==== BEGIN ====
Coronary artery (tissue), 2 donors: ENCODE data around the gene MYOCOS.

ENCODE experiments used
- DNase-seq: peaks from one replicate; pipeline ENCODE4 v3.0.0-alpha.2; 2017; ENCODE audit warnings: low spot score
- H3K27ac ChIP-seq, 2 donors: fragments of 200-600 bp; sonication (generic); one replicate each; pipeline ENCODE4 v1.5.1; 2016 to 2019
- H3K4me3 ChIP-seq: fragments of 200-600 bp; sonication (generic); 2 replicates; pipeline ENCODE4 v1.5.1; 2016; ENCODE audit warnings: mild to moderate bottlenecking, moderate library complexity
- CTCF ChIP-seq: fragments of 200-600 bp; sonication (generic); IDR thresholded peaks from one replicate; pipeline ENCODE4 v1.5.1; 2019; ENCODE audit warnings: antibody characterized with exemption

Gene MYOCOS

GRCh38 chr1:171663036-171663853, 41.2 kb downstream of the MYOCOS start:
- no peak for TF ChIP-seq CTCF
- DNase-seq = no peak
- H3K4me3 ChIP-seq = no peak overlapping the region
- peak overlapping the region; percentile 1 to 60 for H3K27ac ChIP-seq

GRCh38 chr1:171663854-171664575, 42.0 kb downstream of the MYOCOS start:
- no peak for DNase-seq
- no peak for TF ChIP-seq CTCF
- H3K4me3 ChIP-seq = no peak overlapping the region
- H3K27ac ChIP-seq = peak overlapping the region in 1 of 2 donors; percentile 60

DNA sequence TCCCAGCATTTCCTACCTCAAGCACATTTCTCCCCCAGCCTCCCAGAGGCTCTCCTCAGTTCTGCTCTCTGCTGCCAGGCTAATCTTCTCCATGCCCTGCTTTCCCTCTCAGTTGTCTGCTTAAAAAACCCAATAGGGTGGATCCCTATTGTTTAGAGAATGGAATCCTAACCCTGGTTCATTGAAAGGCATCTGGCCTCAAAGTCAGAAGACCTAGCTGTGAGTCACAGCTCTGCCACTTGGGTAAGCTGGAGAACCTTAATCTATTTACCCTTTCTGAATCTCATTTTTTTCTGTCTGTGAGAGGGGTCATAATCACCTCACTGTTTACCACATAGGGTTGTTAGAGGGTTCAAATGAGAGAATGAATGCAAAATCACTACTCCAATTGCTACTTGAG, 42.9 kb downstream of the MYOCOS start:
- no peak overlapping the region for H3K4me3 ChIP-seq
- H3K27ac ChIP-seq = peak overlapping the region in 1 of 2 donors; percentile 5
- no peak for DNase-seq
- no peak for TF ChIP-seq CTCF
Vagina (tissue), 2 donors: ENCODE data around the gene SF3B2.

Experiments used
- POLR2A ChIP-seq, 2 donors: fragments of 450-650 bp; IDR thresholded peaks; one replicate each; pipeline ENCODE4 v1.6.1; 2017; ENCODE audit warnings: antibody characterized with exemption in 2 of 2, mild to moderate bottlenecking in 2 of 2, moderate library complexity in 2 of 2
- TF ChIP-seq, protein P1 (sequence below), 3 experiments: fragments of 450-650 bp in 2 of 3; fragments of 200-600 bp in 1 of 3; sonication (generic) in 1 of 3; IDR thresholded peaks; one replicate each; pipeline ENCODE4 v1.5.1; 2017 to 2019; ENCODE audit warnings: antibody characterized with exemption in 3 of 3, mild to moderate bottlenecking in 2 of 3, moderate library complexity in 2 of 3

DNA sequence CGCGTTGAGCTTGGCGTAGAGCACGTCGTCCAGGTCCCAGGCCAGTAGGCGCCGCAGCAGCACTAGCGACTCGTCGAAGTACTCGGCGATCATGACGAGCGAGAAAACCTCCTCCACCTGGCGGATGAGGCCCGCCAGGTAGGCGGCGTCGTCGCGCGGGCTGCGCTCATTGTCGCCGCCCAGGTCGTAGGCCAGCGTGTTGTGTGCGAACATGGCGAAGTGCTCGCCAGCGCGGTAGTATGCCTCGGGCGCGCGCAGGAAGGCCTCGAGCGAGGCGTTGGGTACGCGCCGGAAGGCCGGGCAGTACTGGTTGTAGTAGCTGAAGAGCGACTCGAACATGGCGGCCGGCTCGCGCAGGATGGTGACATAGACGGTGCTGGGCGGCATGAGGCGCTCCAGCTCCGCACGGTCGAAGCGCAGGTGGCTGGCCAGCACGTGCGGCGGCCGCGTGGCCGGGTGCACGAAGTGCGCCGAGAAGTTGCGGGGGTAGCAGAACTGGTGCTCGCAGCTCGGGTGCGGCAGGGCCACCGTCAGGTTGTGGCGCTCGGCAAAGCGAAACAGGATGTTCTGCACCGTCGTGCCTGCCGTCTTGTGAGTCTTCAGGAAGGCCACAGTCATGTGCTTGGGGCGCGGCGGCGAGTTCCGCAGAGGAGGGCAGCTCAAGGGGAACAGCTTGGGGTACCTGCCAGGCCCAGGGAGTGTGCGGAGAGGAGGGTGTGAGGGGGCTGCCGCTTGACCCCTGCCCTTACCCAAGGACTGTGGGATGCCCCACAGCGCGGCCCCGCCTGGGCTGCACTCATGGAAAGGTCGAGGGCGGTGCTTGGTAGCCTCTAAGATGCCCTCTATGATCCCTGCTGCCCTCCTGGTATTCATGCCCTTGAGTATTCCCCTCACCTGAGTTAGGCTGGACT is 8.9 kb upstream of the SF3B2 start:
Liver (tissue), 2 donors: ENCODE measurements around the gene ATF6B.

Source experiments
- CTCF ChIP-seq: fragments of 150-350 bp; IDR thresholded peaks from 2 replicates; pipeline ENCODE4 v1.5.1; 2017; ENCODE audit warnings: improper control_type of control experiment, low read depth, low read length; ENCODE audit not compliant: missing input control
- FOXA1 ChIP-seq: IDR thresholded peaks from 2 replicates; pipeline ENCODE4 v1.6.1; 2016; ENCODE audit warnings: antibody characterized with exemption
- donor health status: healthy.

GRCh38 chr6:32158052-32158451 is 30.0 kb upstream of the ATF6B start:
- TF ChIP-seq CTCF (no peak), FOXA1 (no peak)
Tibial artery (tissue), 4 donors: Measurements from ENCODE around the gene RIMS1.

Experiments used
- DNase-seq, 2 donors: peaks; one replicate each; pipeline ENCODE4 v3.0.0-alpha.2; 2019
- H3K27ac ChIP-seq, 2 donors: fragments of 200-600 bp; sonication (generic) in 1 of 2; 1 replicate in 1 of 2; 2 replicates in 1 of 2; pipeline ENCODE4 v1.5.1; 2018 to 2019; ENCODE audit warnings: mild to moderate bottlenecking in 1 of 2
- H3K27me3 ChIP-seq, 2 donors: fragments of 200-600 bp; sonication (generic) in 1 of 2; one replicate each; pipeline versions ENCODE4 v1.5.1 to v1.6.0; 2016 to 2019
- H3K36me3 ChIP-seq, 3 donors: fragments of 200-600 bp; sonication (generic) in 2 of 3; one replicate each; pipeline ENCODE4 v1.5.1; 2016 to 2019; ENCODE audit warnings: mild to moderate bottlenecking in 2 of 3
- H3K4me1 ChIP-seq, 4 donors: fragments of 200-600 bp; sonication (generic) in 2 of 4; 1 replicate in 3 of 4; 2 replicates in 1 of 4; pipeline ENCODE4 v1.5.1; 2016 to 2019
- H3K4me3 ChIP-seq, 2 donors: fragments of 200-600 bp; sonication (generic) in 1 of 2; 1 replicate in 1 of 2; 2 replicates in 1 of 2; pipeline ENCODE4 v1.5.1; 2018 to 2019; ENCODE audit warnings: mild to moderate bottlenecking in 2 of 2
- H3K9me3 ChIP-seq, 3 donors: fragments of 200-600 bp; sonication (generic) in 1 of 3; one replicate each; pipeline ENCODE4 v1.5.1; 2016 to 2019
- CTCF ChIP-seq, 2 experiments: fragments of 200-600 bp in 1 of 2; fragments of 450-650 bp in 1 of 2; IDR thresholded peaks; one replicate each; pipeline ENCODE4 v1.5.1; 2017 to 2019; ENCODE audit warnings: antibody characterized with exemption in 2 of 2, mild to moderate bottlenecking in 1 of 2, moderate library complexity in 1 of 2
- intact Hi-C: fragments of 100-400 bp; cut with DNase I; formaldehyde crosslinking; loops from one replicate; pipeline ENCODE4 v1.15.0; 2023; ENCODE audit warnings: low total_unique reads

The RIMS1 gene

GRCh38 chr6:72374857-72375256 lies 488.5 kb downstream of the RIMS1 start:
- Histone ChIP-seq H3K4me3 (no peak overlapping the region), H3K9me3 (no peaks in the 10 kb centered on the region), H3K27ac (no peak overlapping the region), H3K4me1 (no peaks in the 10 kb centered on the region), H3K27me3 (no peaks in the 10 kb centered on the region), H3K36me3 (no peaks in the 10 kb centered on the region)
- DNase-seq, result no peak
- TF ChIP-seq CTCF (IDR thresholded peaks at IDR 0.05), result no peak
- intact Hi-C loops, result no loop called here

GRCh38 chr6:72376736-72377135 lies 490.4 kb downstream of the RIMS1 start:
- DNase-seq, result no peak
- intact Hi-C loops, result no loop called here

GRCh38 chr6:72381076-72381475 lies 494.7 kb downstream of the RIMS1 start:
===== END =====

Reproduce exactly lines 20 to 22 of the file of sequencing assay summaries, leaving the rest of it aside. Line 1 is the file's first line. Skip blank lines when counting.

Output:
- H3K27ac ChIP-seq = peak overlapping the region in 1 of 2 donors; percentile 5
- no peak for DNase-seq
- no peak for TF ChIP-seq CTCF